Imagine Adam and Eve in the Garden of Eden, spending their first Sabbath with each other and God. They will experience delight in all its dimensions. They wake together, skin to skin in each other’s arms, gazing at each other’s faces, and growing familiar with every detail. Then God invites them to breakfast, a picnic of His favorite fruits—each one unique, luscious, and dripping with rose and golden sweetness. Their feet feel the freshness of the dew-dampened grass, and the air is filled with the choir of 1,000 different birds, tuned to perfection. Every breath they take is infused with the fragrance of lilies and roses. God smiles, reaches out His hand, and leads them through 1,000 wonders of His freshly created world. A Sabbath of purest delight.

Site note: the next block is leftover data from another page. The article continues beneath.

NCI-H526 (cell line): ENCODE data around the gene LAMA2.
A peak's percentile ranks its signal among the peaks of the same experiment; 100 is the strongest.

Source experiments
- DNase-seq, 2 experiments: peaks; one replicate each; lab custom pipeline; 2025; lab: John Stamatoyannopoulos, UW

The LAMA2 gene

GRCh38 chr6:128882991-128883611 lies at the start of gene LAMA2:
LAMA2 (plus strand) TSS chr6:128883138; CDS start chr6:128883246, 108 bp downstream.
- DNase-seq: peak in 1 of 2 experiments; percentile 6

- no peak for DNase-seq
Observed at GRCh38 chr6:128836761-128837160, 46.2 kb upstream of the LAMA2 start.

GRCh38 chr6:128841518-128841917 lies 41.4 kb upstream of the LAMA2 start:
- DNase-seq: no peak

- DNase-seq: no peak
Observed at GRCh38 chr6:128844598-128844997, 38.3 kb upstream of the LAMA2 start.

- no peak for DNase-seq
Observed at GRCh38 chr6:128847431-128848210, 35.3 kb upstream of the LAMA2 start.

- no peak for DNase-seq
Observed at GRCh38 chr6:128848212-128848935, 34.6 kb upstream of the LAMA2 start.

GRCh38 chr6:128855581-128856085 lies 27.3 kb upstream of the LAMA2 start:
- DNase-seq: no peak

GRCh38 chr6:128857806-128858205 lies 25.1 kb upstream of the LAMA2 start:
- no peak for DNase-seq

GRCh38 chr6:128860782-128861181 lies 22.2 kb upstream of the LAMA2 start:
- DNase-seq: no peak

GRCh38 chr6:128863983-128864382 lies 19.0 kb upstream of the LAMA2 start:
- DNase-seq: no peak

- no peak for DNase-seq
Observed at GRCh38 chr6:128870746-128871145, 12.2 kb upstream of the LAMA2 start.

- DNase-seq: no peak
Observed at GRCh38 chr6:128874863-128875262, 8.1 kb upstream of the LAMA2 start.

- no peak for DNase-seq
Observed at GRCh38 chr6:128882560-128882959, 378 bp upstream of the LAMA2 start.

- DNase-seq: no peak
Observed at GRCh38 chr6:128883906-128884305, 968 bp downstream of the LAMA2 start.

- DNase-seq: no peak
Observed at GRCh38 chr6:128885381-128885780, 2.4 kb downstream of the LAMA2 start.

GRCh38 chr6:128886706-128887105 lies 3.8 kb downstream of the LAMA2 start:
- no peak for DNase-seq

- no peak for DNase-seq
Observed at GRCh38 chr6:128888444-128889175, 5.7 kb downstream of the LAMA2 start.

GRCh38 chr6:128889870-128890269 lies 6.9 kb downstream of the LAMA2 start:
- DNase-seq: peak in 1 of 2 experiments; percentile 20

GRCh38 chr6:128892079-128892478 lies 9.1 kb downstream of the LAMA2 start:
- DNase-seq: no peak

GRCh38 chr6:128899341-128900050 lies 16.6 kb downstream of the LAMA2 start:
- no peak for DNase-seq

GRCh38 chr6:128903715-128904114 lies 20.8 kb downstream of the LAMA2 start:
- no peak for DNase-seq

Complex delight

Each of us discovers delight in different things, in different ways, at different times. Sometimes we search out delight for delight’s sake, knowing it will be there when the path ends in the sparkling lace of a forest waterfall, or when we look into the face of a friend and find their love. But sometimes delight catches us by surprise, when we glimpse a tiny flower in the crevice of a desert rock or see the arc of an orca breaking through the surface of the ocean.

Delight is a complex sensory experience—something like wonder mingled with joy and gratitude. It lifts our spirit and sparkles in our heart. Maybe we are delighted by new concepts, fresh insights into God’s character, or soaring anthems of praise. Maybe we experience delight in the warm, wordless understanding of a loving relationship. Or maybe we are delighted when a familiar scripture opens up its treasure chest and scatters new riches at our feet. We delight in the Milky Way, a newborn baby, the aurora borealis, a snowflake, a mug of steaming hot chocolate on a cold night, and the dance of the flames in a log fire.